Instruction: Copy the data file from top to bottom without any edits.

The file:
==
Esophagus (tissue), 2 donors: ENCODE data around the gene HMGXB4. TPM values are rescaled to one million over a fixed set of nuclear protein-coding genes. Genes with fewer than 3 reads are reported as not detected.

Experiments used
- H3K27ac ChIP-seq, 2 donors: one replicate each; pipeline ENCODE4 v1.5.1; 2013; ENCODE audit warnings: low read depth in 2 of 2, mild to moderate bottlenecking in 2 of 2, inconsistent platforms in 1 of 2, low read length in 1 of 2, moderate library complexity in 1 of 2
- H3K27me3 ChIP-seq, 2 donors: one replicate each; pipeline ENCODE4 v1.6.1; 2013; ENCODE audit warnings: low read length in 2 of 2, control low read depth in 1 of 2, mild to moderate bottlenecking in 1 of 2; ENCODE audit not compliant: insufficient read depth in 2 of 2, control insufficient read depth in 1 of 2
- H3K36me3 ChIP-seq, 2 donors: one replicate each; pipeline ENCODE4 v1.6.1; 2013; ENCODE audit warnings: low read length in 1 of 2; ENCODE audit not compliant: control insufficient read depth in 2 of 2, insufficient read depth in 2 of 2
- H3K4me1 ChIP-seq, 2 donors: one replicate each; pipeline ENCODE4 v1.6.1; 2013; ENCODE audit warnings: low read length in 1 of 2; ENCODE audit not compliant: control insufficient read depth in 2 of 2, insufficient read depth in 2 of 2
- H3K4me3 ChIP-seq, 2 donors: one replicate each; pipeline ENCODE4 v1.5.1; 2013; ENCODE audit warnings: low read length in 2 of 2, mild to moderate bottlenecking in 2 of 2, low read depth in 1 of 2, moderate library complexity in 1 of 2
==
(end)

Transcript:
Esophagus (tissue), 2 donors: ENCODE data around the gene HMGXB4. TPM values are rescaled to one million over a fixed set of nuclear protein-coding genes. Genes with fewer than 3 reads are reported as not detected.

Experiments used
- H3K27ac ChIP-seq, 2 donors: one replicate each; pipeline ENCODE4 v1.5.1; 2013; ENCODE audit warnings: low read depth in 2 of 2, mild to moderate bottlenecking in 2 of 2, inconsistent platforms in 1 of 2, low read length in 1 of 2, moderate library complexity in 1 of 2
- H3K27me3 ChIP-seq, 2 donors: one replicate each; pipeline ENCODE4 v1.6.1; 2013; ENCODE audit warnings: low read length in 2 of 2, control low read depth in 1 of 2, mild to moderate bottlenecking in 1 of 2; ENCODE audit not compliant: insufficient read depth in 2 of 2, control insufficient read depth in 1 of 2
- H3K36me3 ChIP-seq, 2 donors: one replicate each; pipeline ENCODE4 v1.6.1; 2013; ENCODE audit warnings: low read length in 1 of 2; ENCODE audit not compliant: control insufficient read depth in 2 of 2, insufficient read depth in 2 of 2
- H3K4me1 ChIP-seq, 2 donors: one replicate each; pipeline ENCODE4 v1.6.1; 2013; ENCODE audit warnings: low read length in 1 of 2; ENCODE audit not compliant: control insufficient read depth in 2 of 2, insufficient read depth in 2 of 2
- H3K4me3 ChIP-seq, 2 donors: one replicate each; pipeline ENCODE4 v1.5.1; 2013; ENCODE audit warnings: low read length in 2 of 2, mild to moderate bottlenecking in 2 of 2, low read depth in 1 of 2, moderate library complexity in 1 of 2